The Alabama Crimson Tide are right on the NCAA Tournament bubble, a very familiar reality for this program over the past decade. It often seems to be the case that Alabama gets to the SEC Tournament in early March needing two wins to feel safe on Selection Sunday.
By Matt Zemek
The Crimson Tide would like to avoid that kind of pressure-cooker, but right now, it seems they are headed for that exact scenario once again. This team is right near the bubble cut line, and a recent loss to the Arkansas Razorbacks at home – completing an 0-2 week in SEC play – did not help at all. This game against Tennessee isn’t a must-win game, if only because the Tide could win their next four games and be in better shape. However, teams can’t endlessly play what-if scenarios. They need to win the winnable games on their schedule, and this rates as one of them. A loss to Tennessee would only increase the urgency for Alabama’s subsequent February games, raising the chances that Alabama would need to go on a run at the SEC Tournament.
Let’s see what the Tide can do to get back on track versus the Vols:
1 – Kira Lewis turnovers
Kira Lewis is a special player, but he committed seven turnovers against Arkansas this past Saturday. That’s far too much for one game, and it’s far too much for a player of Lewis’s quality. Alabama needs Lewis to not only be the team’s best player, but a player who sets an example by not giving away possessions. Lewis will score; if he can score without wasting several possessions, this team can become its best self.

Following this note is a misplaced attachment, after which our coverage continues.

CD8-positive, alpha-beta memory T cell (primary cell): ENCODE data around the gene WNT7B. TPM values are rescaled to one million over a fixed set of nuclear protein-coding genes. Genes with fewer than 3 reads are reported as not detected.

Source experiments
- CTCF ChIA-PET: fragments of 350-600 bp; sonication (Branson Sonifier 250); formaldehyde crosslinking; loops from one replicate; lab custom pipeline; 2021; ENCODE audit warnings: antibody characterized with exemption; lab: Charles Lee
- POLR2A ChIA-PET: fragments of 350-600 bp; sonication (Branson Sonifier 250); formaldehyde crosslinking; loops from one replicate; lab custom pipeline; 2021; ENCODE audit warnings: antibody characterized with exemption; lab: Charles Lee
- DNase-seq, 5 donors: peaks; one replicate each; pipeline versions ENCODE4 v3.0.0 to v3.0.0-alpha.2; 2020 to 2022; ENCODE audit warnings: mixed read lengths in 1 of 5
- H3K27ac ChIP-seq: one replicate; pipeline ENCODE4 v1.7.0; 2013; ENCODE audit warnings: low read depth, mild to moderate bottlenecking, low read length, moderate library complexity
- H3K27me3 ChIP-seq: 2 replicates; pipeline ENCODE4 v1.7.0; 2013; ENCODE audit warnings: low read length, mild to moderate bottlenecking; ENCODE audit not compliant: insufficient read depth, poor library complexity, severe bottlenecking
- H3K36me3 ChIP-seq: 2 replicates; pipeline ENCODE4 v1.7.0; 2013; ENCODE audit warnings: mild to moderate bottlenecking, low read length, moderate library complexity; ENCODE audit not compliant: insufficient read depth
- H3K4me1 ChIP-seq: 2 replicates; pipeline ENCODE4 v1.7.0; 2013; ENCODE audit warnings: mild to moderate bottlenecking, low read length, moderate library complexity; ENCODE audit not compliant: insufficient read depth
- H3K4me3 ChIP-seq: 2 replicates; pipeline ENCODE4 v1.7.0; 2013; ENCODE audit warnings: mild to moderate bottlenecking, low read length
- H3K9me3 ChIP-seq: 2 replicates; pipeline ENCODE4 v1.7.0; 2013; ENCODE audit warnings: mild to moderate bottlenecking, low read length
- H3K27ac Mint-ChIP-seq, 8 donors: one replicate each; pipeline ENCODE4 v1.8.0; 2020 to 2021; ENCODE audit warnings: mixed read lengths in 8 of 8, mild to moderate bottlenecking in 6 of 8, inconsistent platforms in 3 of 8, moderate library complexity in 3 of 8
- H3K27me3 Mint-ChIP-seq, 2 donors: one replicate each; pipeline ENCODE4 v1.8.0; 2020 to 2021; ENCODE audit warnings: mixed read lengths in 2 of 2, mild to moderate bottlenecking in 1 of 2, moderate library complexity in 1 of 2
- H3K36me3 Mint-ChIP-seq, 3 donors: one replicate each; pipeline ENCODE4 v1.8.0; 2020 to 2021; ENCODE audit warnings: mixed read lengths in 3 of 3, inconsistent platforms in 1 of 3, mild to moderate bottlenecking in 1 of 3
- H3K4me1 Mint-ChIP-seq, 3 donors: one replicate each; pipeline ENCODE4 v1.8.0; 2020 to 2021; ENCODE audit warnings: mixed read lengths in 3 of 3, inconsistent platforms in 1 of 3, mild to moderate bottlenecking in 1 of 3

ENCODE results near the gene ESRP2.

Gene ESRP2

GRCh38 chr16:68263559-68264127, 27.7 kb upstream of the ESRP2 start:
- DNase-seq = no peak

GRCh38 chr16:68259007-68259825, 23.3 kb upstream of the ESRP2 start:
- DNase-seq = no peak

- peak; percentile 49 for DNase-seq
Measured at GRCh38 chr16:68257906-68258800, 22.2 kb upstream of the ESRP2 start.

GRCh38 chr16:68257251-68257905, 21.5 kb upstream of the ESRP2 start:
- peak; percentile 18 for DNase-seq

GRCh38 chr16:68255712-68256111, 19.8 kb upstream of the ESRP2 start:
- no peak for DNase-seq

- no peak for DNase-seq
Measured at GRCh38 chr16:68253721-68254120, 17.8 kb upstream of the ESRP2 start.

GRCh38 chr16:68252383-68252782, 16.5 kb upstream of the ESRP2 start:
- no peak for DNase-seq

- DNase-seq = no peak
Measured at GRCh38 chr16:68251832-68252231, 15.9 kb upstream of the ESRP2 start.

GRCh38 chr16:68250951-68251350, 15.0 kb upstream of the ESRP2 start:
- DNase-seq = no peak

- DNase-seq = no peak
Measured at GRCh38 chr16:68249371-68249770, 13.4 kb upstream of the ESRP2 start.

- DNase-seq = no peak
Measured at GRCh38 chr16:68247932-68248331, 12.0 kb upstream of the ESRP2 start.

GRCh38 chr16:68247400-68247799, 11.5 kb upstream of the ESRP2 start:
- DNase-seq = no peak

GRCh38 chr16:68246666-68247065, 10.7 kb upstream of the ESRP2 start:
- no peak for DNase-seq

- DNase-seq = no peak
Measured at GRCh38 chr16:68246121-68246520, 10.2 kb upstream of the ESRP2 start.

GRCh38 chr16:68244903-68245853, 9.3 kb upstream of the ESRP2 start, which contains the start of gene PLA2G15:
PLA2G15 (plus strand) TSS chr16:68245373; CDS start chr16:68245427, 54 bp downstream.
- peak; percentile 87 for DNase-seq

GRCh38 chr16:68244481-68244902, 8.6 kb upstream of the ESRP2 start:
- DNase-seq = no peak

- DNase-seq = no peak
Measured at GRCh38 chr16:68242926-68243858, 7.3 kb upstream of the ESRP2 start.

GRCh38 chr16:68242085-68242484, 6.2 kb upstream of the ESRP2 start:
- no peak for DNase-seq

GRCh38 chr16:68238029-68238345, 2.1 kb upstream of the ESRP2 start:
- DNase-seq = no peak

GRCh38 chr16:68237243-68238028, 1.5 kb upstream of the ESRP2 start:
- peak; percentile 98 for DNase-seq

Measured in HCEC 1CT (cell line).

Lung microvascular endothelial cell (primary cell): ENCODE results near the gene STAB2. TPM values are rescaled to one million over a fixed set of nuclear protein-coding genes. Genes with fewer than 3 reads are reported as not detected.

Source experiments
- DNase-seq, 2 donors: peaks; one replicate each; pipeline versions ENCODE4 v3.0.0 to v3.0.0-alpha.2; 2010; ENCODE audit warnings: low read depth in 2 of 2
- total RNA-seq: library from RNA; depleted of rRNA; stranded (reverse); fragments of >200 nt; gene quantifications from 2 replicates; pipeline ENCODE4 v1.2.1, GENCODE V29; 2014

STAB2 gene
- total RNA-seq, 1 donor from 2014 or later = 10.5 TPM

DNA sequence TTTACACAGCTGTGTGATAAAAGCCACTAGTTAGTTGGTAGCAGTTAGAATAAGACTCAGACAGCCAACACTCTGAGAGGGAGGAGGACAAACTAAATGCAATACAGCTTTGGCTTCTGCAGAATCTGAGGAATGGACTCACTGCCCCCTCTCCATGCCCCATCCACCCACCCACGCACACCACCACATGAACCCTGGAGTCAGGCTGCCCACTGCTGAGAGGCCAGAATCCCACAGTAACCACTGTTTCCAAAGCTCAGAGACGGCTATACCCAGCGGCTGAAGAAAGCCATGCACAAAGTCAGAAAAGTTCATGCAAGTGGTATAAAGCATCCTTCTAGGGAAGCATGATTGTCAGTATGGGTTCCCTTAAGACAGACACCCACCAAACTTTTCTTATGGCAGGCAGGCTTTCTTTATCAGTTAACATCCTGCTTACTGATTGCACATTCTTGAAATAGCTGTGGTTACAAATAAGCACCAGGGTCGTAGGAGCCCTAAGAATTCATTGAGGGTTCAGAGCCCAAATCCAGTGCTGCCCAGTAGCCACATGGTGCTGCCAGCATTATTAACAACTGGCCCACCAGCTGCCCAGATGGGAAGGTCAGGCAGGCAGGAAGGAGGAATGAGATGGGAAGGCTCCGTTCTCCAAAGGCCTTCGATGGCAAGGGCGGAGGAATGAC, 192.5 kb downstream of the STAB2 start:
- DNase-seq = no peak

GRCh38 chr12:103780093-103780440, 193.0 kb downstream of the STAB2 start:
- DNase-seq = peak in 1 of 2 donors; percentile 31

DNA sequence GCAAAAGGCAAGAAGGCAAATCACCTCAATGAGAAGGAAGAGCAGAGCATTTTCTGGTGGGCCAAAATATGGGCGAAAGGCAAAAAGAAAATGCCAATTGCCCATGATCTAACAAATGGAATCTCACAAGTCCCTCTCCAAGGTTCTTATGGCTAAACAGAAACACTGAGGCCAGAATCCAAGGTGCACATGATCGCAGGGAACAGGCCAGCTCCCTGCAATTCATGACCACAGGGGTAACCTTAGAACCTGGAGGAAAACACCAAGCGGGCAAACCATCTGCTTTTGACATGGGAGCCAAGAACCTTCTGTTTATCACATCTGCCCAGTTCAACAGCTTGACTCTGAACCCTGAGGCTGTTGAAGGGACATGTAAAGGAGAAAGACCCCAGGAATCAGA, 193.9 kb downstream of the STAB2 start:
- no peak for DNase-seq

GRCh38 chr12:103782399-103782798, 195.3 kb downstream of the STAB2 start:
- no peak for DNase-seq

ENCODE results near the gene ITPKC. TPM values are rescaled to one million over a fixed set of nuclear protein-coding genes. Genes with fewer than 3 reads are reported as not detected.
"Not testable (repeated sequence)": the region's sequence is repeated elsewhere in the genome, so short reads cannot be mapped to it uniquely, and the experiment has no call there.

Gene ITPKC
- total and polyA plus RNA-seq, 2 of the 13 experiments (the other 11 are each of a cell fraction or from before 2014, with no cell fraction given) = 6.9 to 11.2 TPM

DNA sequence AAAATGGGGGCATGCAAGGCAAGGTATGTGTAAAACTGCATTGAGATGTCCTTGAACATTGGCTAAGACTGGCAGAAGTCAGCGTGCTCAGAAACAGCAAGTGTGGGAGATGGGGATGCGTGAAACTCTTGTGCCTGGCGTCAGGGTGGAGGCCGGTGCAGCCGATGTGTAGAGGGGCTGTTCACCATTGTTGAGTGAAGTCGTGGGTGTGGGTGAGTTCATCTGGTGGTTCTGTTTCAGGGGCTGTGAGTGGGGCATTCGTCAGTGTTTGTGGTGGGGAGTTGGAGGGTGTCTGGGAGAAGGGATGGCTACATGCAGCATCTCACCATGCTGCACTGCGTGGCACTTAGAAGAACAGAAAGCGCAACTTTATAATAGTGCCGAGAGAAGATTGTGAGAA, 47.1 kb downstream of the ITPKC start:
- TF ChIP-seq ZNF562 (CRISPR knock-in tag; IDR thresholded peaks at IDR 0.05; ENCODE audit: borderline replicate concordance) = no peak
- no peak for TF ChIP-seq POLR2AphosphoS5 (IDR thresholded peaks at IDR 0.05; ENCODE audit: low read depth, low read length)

2 – Shot selection
We are going to keep pounding on this theme for Alabama. It’s not that taking lots of 3-pointers is bad. There is nothing inherently wrong about taking lots of 3-pointers. That is an accepted part of modern basketball analytics. Nate Oats embraces that. The problem for Bama, manifested against Arkansas, is that if a team is having success taking the ball to the basket and scoring on 2-pointers, why stop?
Alabama was 19 of 29 on 2-pointers against Arkansas, making just under two-thirds of its shots. If you’re shooting close to 67 percent from the field on 2-pointers, keep shooting 2-pointers. Alabama’s decision to shoot more 3-pointers (31) than 2-pointers (29) against Arkansas was a decision which did not reflect a recognition of what was happening in the game. That’s what shot selection means: choosing the right shot in a given situation. It’s not about shooting threes instead of twos; it’s about doing what the defense is allowing an offense to do. If it works, don’t go away from it.
3 – Fouling
Yes, Alabama had to foul late in the Arkansas game, but still: Allowing 29 free throws in a home game is bad. Home teams should expect to get a positive free throw differential, and Alabama was in the red against Arkansas in that statistical category. The fluctuations in this one category have affected whether Bama wins or loses, so this remains something for the team to focus on against Tennessee.